Alright, here's the deal.

I'm a guitarist who plays in a metalcore band, and as some of you may know, metalcore is a very precise, aggressive, "sharp" genre of music where every sound has to be defined to the maximum, where nothing is allowed to be muffled, unclear and muddy.

Now here's the problem. When we rehearse, I can hardly hear the kick drum. This is probably due to the fact that when our drummer hits on his double bass pedal at fast tempos, the membrane of the kick drum doesn't have time to slow down and stop resonating before the next kick comes in, giving it an overall muddy and unclear sound.

He can't afford a kick drum trigger and a PA and what not, so I was wondering if there exists a device, some kind of mute pad or something, that you can attach to the kick drums, which prematurely, say, almost immediately stops the membrane from vibrating, so that the next kick comes in when it's completely still, giving it exactly the same sound as the first one, and the next one etc. And would this be enough by itself to give us at least a little bit "sharper" kick sound?

We have another similar problem. The place where we rehearse has really crappy cymbals which ring too goddamn loud and eat up everything else, so we kinda struggle to hear anything. Basically the same question, are there any kind of mute pads for cymbals that can make them a little quieter so they don't freakin' eat up everything, or is there maybe another method for silencing them a bit, without completely wrecking and changing how they naturally sound?

That'd be all. Thanks in advance, guys.
Uhm... it's not that the resonance is making it hard for you to hear, although what you described could easily be fixed by placing pillows/blankets against the batter head, it's because bass drums are naturally just harder to when there's at least one guitarist and bassist, and maybe vocals too, all playing at once with presumably loud amps... it's easy for the lowest pitch on the kit to get drowned out.

So honestly, the best bet is to get triggers, I've never heard of any such device as you describe and even so, it certainly wouldn't allow it to be more audible, the overall sound would most likely be tighter and punchy but if there's less resonance, there's just not as much air being moved, and we perceive sound by vibrations traveling through air molecules to our ears, so it won't seem as loud.

If he himself can't get triggers and you are serious about making investments that will help you play better as a band in a live and rehearsal situation, maybe try to have everyone pitch in some money to get the necessary parts for such a setup? You wouldn't even necessarily need to buy a PA to amplify it, bass amps work pretty well and any legitimate venue will have their own PA, and a DI box for that matter. One of those might be handy to pick up as well if you do decide to try and buy a trigger system.

Failing that, just turn your amps lower, I guess, and also stand close to the bass drum.
Last edited by Steve08 at Dec 3, 2012,
You're going to need to turn down your amps or amplify the kick, because I don't think any sort of attachment or device would make the kick any louder. Also, you could try small pieces of tape on the bottom of the cymbals, but not too much!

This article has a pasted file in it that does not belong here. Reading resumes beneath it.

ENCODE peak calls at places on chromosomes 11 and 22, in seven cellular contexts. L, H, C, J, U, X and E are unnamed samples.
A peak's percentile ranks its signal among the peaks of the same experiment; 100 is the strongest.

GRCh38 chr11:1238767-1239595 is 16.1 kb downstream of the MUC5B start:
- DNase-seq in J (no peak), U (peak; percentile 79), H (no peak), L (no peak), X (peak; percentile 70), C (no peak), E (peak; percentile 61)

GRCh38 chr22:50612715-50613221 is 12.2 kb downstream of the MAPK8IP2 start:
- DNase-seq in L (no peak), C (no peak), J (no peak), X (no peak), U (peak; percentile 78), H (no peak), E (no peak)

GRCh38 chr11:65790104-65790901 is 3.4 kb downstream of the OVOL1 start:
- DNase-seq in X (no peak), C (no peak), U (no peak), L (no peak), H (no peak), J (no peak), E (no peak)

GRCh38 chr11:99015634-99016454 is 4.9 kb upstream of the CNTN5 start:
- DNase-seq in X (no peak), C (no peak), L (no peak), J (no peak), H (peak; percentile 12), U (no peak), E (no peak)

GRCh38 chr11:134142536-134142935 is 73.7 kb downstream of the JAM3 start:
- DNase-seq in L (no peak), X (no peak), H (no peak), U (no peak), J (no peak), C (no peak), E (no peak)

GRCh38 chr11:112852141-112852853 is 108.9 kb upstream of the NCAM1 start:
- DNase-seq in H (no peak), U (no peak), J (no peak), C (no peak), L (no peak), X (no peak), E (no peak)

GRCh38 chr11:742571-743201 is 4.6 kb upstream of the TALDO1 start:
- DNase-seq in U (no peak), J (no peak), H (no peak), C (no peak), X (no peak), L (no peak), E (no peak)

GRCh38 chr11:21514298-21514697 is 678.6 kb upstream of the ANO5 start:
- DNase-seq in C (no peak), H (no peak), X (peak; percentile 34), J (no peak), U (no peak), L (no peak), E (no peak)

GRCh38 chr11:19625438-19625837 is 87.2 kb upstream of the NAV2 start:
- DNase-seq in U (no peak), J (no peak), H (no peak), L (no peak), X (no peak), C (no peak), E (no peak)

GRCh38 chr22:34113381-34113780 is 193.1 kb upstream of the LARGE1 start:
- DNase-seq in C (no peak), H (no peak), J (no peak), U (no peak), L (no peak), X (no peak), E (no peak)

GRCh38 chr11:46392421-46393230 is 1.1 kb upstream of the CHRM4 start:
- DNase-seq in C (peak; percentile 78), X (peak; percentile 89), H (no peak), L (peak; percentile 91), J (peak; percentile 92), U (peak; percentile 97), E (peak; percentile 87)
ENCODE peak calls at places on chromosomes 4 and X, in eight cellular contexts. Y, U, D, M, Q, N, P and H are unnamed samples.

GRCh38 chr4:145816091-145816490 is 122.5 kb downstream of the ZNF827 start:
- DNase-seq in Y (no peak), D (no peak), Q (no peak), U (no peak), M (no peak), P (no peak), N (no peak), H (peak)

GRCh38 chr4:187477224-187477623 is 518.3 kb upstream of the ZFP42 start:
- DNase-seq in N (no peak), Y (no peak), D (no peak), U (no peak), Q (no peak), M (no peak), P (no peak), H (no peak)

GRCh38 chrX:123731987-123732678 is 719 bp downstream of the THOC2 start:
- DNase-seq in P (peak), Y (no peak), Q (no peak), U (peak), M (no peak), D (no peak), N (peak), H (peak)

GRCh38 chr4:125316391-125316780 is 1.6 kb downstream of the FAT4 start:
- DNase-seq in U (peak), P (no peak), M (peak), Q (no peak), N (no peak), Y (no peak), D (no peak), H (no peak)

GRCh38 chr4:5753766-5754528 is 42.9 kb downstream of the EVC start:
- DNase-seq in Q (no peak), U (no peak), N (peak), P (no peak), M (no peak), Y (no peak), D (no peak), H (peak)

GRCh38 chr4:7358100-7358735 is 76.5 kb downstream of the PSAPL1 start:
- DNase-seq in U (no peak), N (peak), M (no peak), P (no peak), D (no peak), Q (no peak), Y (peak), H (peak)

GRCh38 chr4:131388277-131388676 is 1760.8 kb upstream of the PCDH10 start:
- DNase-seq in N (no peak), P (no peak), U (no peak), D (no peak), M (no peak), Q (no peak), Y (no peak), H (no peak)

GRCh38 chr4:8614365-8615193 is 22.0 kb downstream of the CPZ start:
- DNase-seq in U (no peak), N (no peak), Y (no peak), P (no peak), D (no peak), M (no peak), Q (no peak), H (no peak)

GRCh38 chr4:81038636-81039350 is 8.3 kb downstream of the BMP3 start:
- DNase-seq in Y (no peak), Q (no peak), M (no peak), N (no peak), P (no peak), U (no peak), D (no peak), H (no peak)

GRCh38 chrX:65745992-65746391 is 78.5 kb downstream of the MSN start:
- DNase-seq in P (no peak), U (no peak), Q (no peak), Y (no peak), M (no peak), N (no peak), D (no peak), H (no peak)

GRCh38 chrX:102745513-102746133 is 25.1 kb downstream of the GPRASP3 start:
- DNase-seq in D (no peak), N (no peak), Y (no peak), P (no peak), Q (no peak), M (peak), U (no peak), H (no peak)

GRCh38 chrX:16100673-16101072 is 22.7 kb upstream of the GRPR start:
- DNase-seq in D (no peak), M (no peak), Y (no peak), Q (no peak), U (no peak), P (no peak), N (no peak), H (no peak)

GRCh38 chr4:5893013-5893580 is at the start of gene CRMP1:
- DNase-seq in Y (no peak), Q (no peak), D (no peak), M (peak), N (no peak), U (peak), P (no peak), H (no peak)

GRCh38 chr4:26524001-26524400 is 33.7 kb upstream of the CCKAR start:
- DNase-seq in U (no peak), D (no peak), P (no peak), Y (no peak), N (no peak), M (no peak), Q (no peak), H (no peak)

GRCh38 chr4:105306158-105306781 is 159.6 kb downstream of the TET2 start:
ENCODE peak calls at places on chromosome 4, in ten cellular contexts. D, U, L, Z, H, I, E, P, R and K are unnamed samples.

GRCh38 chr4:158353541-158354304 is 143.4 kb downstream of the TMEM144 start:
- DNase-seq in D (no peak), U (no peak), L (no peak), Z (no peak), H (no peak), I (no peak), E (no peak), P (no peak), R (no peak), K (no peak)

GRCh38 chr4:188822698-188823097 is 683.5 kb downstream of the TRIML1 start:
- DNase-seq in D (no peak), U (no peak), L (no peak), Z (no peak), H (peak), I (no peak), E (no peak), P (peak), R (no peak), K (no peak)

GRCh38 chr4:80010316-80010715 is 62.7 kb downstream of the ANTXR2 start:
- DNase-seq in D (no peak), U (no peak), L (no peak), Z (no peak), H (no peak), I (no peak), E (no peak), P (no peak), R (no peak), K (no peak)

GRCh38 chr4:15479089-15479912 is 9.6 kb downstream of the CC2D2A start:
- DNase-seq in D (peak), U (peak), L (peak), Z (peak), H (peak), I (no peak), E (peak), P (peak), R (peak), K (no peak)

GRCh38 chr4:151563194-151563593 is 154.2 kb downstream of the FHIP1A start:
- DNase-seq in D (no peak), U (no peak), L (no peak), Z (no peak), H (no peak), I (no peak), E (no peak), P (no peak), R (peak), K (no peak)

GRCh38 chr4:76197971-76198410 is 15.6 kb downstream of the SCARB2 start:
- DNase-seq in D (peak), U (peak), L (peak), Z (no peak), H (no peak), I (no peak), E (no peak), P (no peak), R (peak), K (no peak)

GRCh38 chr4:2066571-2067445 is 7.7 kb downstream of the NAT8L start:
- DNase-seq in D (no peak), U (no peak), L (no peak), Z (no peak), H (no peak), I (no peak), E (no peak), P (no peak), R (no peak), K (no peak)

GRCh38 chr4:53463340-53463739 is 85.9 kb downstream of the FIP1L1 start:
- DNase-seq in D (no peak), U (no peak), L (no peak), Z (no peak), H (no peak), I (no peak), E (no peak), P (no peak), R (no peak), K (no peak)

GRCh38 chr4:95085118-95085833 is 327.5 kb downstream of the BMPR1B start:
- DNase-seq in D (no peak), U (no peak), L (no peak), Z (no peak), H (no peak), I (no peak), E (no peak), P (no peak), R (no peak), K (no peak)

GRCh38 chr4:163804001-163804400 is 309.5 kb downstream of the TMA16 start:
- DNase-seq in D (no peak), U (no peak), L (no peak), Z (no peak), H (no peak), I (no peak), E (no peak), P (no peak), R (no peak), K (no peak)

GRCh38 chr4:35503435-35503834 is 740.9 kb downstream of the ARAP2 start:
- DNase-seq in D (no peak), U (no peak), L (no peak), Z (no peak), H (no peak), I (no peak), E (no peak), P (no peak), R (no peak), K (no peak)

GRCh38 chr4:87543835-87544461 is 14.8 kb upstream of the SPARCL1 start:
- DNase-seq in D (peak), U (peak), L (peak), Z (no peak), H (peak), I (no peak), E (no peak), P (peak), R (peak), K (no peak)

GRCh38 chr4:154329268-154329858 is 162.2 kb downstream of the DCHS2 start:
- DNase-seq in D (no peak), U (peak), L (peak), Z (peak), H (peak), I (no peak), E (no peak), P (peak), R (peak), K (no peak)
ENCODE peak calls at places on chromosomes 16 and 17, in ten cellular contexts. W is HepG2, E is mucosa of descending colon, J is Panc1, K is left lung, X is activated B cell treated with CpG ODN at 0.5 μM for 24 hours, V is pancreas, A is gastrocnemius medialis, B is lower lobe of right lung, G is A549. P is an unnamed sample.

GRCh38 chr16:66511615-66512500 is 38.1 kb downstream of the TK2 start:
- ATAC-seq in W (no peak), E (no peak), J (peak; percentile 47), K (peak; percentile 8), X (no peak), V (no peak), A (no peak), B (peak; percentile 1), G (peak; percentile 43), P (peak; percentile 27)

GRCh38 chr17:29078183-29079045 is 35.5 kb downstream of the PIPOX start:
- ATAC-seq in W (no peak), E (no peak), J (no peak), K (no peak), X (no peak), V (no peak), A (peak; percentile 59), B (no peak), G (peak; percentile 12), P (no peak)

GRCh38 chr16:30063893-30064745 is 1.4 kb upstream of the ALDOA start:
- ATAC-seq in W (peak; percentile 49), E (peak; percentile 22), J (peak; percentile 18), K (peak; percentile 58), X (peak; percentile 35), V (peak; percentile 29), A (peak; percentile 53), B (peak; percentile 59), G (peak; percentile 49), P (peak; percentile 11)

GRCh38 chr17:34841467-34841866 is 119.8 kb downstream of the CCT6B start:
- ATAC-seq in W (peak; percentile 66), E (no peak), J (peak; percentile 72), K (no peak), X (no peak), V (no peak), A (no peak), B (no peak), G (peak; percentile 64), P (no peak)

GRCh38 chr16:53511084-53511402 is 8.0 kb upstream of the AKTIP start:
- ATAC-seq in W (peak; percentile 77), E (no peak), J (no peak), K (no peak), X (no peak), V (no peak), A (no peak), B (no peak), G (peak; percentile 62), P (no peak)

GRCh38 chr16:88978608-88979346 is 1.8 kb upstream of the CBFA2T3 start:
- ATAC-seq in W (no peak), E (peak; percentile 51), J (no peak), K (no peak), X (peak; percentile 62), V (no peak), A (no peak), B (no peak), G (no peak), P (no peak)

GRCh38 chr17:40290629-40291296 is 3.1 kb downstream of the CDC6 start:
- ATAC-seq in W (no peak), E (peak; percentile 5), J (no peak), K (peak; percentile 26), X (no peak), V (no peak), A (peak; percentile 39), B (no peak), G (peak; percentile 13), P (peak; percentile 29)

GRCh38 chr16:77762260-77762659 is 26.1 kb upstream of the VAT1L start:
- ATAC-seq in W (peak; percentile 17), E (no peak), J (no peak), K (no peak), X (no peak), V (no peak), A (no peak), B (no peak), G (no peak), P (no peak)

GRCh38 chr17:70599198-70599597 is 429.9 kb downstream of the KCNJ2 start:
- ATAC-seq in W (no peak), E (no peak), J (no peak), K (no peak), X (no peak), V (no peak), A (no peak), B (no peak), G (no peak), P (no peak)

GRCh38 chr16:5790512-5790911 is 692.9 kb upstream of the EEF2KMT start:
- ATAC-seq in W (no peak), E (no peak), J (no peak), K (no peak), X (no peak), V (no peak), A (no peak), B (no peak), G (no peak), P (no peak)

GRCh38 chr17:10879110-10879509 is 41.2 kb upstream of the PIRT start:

I really think that the pillow trick should cut it. Besides, ¿are you sure that the drummer hits at enough volume as to be heard? I imagine you guys being ultra loud

That said, about the cymbals I know nothing that could help. Good luck!
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If you have a mic, mic the kick drum.

Other than that, tough nuts, save your dough for a trigger and a PA.

We did that, doesn't help a lot, though we mic'd the front, would it be better to mic it at the beater itself?
If you can, put the mic inside the drum.
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If you can, put the mic inside the drum.

Not so sure about this, but I guess it couldn't hurt to try. Do a little research on that before you it.

I'm not sure if putting the mic on the beater head will make a difference. What you should do is blast the volume on whatever PA you're using to the maximum. If that isn't loud enough, you're playing too loud and you're going to go deaf.
umm, if you think the problem is from the head being choked and not having enough time to recover, the answer is a second bass drum. This, however, can pose space as well as cost problems. Are you sure his beaters aren't too close to the head? Perhaps having him angle them back a little more so that they hit the head a bit harder will help. Or, if you have a P.A. system, put a mic on the thing. Also.. is his bass head ported? If not, cut a hole in the front of it, it will allow more air to move out of the drum and as a result, it won't be so "choked". There is also the option of tuning the batter head a little higher to increase the attack. As for the cymbals, moongel will work on decreasing some of the more shrill overtones, you can also put a little bit of duct tape on the undersides and that may help.
Or, you could do pads which will increase attack. At least, it does in the studio. Heavier beater will help too, though it might slow him down a bit. And Moongel on a cymbal will speed up the decay/kill the wash without killing initial sound. I use one on my ride for the same reason.



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